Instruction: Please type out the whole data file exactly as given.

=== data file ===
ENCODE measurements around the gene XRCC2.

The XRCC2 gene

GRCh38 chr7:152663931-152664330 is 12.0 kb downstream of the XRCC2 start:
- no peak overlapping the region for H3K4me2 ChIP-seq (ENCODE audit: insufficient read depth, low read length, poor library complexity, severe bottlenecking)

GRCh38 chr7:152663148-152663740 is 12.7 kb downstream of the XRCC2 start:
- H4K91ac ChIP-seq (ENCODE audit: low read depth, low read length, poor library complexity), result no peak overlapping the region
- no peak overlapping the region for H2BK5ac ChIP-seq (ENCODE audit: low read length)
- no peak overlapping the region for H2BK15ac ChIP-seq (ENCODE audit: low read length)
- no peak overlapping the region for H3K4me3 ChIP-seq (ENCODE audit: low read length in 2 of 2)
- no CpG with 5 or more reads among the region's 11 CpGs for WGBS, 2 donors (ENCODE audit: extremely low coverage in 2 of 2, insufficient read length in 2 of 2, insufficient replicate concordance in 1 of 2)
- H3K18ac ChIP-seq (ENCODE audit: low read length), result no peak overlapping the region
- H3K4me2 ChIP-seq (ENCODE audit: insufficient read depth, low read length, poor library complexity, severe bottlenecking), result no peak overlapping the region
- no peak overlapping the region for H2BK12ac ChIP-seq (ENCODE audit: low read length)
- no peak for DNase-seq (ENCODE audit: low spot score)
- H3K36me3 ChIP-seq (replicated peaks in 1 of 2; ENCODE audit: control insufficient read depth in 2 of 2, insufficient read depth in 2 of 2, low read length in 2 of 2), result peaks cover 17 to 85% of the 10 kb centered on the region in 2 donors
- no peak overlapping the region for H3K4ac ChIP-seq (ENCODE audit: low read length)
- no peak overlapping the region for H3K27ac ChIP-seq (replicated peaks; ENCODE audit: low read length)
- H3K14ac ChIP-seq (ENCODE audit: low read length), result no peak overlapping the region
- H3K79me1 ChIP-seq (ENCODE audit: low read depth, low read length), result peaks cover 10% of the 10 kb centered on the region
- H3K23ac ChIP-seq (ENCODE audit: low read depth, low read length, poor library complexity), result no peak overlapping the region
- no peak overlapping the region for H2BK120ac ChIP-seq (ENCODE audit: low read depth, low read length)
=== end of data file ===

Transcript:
ENCODE measurements around the gene XRCC2.

The XRCC2 gene

GRCh38 chr7:152663931-152664330 is 12.0 kb downstream of the XRCC2 start:
- no peak overlapping the region for H3K4me2 ChIP-seq (ENCODE audit: insufficient read depth, low read length, poor library complexity, severe bottlenecking)

GRCh38 chr7:152663148-152663740 is 12.7 kb downstream of the XRCC2 start:
- H4K91ac ChIP-seq (ENCODE audit: low read depth, low read length, poor library complexity), result no peak overlapping the region
- no peak overlapping the region for H2BK5ac ChIP-seq (ENCODE audit: low read length)
- no peak overlapping the region for H2BK15ac ChIP-seq (ENCODE audit: low read length)
- no peak overlapping the region for H3K4me3 ChIP-seq (ENCODE audit: low read length in 2 of 2)
- no CpG with 5 or more reads among the region's 11 CpGs for WGBS, 2 donors (ENCODE audit: extremely low coverage in 2 of 2, insufficient read length in 2 of 2, insufficient replicate concordance in 1 of 2)
- H3K18ac ChIP-seq (ENCODE audit: low read length), result no peak overlapping the region
- H3K4me2 ChIP-seq (ENCODE audit: insufficient read depth, low read length, poor library complexity, severe bottlenecking), result no peak overlapping the region
- no peak overlapping the region for H2BK12ac ChIP-seq (ENCODE audit: low read length)
- no peak for DNase-seq (ENCODE audit: low spot score)
- H3K36me3 ChIP-seq (replicated peaks in 1 of 2; ENCODE audit: control insufficient read depth in 2 of 2, insufficient read depth in 2 of 2, low read length in 2 of 2), result peaks cover 17 to 85% of the 10 kb centered on the region in 2 donors
- no peak overlapping the region for H3K4ac ChIP-seq (ENCODE audit: low read length)
- no peak overlapping the region for H3K27ac ChIP-seq (replicated peaks; ENCODE audit: low read length)
- H3K14ac ChIP-seq (ENCODE audit: low read length), result no peak overlapping the region
- H3K79me1 ChIP-seq (ENCODE audit: low read depth, low read length), result peaks cover 10% of the 10 kb centered on the region
- H3K23ac ChIP-seq (ENCODE audit: low read depth, low read length, poor library complexity), result no peak overlapping the region
- no peak overlapping the region for H2BK120ac ChIP-seq (ENCODE audit: low read depth, low read length)